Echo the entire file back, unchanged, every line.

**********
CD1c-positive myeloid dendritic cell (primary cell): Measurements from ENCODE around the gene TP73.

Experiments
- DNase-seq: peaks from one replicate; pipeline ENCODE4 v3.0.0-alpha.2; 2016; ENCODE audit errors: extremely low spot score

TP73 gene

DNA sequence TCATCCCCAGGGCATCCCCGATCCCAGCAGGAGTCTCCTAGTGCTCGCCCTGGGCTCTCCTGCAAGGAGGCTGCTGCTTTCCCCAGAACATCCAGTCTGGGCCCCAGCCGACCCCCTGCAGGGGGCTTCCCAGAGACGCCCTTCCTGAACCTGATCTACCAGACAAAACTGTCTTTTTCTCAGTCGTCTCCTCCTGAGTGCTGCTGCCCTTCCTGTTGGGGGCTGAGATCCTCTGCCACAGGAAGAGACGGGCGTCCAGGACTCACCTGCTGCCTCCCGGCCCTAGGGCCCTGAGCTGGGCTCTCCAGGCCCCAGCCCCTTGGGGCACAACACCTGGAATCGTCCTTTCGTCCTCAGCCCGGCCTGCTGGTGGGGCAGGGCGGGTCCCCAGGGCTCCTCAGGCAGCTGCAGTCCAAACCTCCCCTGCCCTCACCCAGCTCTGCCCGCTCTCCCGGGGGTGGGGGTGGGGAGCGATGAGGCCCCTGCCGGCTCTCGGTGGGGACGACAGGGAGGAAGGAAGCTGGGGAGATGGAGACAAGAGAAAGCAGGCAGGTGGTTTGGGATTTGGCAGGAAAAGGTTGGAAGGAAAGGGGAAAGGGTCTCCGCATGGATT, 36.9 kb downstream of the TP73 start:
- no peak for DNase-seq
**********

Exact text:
CD1c-positive myeloid dendritic cell (primary cell): Measurements from ENCODE around the gene TP73.

Experiments
- DNase-seq: peaks from one replicate; pipeline ENCODE4 v3.0.0-alpha.2; 2016; ENCODE audit errors: extremely low spot score

TP73 gene

DNA sequence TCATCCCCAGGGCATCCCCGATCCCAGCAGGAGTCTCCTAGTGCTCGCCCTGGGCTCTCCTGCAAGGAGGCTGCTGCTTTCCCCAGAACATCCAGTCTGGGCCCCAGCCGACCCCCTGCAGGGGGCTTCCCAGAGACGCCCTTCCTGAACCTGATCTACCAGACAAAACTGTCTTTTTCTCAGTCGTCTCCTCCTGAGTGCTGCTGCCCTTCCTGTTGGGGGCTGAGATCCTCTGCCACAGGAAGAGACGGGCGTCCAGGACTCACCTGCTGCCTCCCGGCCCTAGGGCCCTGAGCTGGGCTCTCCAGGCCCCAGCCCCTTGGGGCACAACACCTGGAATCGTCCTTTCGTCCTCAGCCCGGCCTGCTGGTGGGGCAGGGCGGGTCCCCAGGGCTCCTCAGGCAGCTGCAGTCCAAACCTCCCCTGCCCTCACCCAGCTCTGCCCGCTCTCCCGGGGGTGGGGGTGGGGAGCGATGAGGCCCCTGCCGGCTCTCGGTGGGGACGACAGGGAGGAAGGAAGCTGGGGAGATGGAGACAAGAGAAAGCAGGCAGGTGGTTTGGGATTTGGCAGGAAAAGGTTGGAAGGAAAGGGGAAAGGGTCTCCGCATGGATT, 36.9 kb downstream of the TP73 start:
- no peak for DNase-seq